The Skeleton
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Asina Elephant Skeleton

Did you know?

  • The Asian and African elephants show a great variation between their skull structures.
  • There is a great difference in the shape of the skull between sexes in the African elephant.
  • Being the largest land animal, the elephants skeleton must support a tremendous amount of weight.
  • The neck of the African elephant is almost horizontal whereas in the Asian elephant, it is held at approximately 45o.
  • Elephants normally have 20 ribs forming an enormous barrel-shaped cage.


Yield To Elephants

The skeleton of the elephant has been greatly influenced by the tremendous mass it must support. Incredibly, it weighs about 16.5 percent of an elephant´s total weight. As a comparison, cattle have a skeletal structure that only weights about 10 percent of the total weight. The backbone is the mechanism by which soft tissues are 'hung', consisting of sturdy vertebrae with high, strong neural spines in the chest (thoracic) area. Similar to Man, the elephant has an almost vertical pelvis that is greatly expanded. This influenced the prime reasons why it is difficult for an untrained eye in the past to know the sex of a particular elephant; the genital organs in the male are inside the body, and the female´s genitals are outside the body but are difficult to spot from the rear.

The ribs extend along most of the backbone and form an enormous barrel-shaped cage. The limbs are composed of segments in direct line with one another resulting in a rigid pillar of support for the huge mass of the elephant: it is as though an elephant is walking on four thick and upright pillars, which are long in the upper segment and short in the lower. Also, the majority of the marrow cavities in the leg bones have been replaced with a spongy bone aiding in the legs great strength and relatively light weight.

As in all mammals, elephants have seven neck vertebrae. Unlike other herbivores, the elephants vertebrae evolved to have fused and relatively flat discs, which are able to handle the weight of the elephant´s tusks and head.

The Comaprison of Skeletons

The neck is relatively brief and has a huge double spine originating from the second vertebra. The head of the Asian elephant is the highest part of the animal due to the fact that it is held at a 45 degree angle to the neck. Also, elephants do not possess a collar bone. The massive shoulder blades provide support for muscles from the forelimbs.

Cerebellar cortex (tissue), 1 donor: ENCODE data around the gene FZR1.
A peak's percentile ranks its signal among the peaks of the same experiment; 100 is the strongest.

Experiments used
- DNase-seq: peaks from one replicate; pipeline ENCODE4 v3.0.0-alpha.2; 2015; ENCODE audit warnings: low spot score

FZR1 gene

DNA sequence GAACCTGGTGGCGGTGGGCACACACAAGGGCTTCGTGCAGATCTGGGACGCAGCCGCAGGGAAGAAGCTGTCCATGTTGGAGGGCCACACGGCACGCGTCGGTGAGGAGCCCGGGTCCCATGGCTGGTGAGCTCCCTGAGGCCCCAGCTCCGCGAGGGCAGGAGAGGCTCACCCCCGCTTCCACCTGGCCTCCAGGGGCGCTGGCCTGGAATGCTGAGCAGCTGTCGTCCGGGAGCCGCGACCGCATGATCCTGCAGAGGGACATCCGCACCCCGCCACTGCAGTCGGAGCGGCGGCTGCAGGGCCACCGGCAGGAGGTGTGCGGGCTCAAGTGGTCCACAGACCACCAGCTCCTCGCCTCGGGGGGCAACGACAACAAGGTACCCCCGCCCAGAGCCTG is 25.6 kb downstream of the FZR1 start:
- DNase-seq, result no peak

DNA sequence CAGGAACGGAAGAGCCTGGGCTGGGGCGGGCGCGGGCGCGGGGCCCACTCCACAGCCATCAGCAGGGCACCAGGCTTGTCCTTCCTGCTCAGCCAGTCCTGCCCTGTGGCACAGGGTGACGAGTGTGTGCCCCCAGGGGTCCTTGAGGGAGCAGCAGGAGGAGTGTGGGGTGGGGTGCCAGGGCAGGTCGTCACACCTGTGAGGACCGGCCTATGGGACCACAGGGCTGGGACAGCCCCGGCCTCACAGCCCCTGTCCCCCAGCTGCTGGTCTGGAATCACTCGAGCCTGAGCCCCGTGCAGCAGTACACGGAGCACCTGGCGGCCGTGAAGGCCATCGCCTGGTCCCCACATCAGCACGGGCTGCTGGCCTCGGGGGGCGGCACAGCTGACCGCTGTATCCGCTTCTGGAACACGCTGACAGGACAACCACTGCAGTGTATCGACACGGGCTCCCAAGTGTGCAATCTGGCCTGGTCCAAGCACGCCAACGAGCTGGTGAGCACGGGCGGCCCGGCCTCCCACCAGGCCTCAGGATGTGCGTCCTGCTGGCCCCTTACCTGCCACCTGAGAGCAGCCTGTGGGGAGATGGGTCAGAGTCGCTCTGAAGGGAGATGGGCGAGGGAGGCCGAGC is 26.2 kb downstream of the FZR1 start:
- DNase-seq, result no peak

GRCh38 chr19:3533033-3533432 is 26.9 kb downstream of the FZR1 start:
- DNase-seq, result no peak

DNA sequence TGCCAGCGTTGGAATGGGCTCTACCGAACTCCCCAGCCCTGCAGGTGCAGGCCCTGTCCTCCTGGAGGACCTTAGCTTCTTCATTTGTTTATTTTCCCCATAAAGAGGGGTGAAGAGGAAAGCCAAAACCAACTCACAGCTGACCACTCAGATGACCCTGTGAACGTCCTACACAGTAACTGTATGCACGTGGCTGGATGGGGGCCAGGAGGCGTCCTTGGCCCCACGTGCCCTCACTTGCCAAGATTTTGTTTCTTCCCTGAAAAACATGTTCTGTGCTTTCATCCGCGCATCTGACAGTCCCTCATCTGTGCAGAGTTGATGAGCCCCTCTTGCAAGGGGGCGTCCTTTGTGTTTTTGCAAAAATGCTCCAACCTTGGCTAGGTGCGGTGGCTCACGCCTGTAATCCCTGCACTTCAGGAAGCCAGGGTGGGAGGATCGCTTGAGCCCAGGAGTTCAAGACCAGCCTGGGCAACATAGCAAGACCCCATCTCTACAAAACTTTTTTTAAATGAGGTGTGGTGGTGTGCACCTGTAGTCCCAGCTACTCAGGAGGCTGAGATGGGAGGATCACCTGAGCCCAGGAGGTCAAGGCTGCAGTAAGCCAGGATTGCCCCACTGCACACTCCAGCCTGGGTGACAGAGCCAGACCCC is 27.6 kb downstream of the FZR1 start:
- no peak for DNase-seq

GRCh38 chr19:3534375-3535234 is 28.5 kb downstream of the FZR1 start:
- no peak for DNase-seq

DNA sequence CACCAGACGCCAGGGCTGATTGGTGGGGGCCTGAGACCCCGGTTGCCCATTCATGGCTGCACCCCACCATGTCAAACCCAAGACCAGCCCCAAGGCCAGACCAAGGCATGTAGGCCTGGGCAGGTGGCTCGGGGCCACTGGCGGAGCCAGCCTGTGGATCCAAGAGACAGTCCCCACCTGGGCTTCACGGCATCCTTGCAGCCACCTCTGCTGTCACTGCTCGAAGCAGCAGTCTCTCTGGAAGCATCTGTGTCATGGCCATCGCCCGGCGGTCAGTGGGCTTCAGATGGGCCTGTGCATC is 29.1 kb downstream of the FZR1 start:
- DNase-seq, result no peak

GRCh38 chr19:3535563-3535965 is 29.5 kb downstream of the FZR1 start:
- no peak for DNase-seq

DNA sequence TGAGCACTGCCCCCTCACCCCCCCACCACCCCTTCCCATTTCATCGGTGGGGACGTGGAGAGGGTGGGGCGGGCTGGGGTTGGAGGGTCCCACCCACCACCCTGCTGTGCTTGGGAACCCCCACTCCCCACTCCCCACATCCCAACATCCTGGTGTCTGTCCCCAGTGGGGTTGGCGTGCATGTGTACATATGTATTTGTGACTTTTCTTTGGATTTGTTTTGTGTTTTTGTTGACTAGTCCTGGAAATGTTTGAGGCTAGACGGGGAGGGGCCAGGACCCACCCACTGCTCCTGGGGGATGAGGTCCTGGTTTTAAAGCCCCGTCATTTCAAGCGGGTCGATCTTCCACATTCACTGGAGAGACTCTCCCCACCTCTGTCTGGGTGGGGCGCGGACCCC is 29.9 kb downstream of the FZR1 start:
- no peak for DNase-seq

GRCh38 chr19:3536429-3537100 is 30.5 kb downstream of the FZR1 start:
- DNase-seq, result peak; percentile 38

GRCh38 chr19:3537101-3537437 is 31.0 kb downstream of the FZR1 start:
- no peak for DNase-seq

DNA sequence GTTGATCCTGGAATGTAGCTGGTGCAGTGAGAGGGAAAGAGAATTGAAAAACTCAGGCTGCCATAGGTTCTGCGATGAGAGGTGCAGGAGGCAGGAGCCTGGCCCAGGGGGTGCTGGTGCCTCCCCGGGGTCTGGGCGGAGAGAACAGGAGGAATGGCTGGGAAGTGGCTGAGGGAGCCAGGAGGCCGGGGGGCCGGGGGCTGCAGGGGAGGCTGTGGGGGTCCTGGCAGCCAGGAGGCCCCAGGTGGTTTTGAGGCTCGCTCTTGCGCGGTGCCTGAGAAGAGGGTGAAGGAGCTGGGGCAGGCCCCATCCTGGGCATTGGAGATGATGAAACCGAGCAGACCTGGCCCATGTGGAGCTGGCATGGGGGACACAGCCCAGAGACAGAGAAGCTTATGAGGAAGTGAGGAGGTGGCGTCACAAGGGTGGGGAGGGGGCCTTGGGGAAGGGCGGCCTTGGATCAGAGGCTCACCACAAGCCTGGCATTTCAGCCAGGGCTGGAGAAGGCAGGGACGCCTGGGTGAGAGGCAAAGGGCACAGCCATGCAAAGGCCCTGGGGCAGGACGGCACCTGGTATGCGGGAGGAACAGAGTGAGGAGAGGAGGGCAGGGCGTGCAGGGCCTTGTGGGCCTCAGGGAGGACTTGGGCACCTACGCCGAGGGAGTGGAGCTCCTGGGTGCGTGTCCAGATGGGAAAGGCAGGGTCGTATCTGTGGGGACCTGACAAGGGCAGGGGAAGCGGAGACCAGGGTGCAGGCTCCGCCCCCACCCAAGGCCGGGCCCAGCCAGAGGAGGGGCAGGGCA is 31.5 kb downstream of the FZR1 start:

As one might think, the brain is not located in the front of the skull, but is in the cranial cavity behind the eyes in line with the auditory canal. The huge forehead holds a intricate inflated sponge-like bone, which are formed from a large number of cavities between the two surfaces of the bone. This actually is quite advantageous because it provides the size, and at the same time is extremely light.

There are similarities and differences in the skull structure between African and Asian elephants. In both species, the skull is actually much lighter than its size suggests as a significant volume contains no brain mass at all. The Asian elephant has a bulbous forehead which contain sinuses, not extra thinking power! The skull proportions between species is markedly different. In the anterior view, the Asian elephant has a much longer and narrower face than the African counterpart. The jaw (particularly the upper jaw) in the African elephant is larger and more pronounced, especially in males, to accommodate the development of its immense tusks.

The shape of the skull is distinctly different between the male and female African elephant. In both, the neck muscles attach to a flattened skull in the rear of the head. However, the female skull forms a ridge extending over the top of the forehead resulting in a square-like appearance. Meanwhile, the male has a rounded forehead. This distinction between sexes can make field identification much easier.

Baby Elephant


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